No, AD4A is certified by ISCTA, the International Society of Canine Trainers and Assessors, an organization with broader goals than ADI. With regard to Service Dogs, ISCRA has more open views than ADI, both on suitable breeds and on organizational structure. The reason AD4A can offer trained Service Dogs for $7500 is that we do not adhere to the costly infrastructure requirements that ADI mandates. Our mission is to provide better dogs, faster, at less cost, so more people who need dogs can get them. This mission cannot be met under ADI's restrictive practices. However, the ADI Standards for dogs, clients and training are superb, so we adhere closely to those standards. AD4A Service Dogs are trained through the three levels of Service Dog Training and are assessed by ISCTA-Certified Assessors administering the ADI's Public Access Certification Test (PACT).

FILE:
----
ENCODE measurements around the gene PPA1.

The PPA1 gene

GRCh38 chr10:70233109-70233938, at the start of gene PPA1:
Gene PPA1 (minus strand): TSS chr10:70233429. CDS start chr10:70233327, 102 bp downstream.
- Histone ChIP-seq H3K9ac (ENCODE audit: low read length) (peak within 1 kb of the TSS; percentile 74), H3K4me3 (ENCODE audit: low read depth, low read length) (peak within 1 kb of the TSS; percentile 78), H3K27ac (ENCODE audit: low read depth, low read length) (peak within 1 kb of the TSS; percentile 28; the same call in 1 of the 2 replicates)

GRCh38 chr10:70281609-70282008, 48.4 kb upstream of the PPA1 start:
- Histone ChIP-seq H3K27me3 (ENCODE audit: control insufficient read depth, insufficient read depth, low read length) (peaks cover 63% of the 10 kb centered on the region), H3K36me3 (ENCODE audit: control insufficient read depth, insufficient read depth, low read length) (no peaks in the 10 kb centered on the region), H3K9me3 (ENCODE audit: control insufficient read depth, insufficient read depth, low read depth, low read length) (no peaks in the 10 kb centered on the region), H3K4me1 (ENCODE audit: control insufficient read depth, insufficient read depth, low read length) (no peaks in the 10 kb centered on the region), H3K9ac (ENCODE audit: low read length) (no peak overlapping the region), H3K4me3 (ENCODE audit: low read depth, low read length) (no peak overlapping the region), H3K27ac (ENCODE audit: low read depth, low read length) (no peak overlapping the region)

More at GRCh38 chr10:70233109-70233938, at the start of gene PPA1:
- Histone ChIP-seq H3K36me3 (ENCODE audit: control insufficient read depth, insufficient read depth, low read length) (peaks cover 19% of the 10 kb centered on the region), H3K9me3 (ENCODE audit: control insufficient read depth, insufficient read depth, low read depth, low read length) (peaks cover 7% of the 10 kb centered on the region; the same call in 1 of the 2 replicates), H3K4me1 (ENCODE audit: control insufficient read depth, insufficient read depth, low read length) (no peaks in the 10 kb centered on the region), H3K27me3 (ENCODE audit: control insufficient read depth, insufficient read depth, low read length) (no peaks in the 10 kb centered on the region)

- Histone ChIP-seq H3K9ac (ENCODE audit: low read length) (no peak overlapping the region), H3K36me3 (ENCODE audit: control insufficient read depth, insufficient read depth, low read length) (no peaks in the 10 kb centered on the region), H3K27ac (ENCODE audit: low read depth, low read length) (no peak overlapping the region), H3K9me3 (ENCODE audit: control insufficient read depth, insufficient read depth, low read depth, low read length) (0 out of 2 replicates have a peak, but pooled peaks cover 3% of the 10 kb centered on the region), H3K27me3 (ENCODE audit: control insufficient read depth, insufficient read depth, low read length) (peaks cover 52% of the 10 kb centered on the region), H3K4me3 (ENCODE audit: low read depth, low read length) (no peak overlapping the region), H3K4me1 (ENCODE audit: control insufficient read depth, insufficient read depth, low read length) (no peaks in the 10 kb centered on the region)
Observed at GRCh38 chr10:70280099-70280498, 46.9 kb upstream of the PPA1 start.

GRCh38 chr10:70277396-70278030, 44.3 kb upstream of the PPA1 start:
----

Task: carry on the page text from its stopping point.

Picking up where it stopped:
No. The only time you would need "proof" of your disability is if you went to court because you were suing an organization for refusing to grant you and your Service Dog access.
The laws in Canada are slow to catch up with the US, and right now there aren't any laws either for or against Service Dogs, other than for Guidedogs for the Blind. This is changing, primarily because of the use of Psychiatric Service Dogs (PSDs) for soldiers afflicted with PTSD. Right now, anyone can train their dog to serve as their Service Dog. That is good. The bad side of it is that many businesses will not honor Service Dogs because there are no laws forcing them to grant access, as there are in the US. I advise my clients to train their dogs, pass the ADI-PACT test, and make use of the badges and vest they earned. If someone refuses access to your PSD, do not give them your business.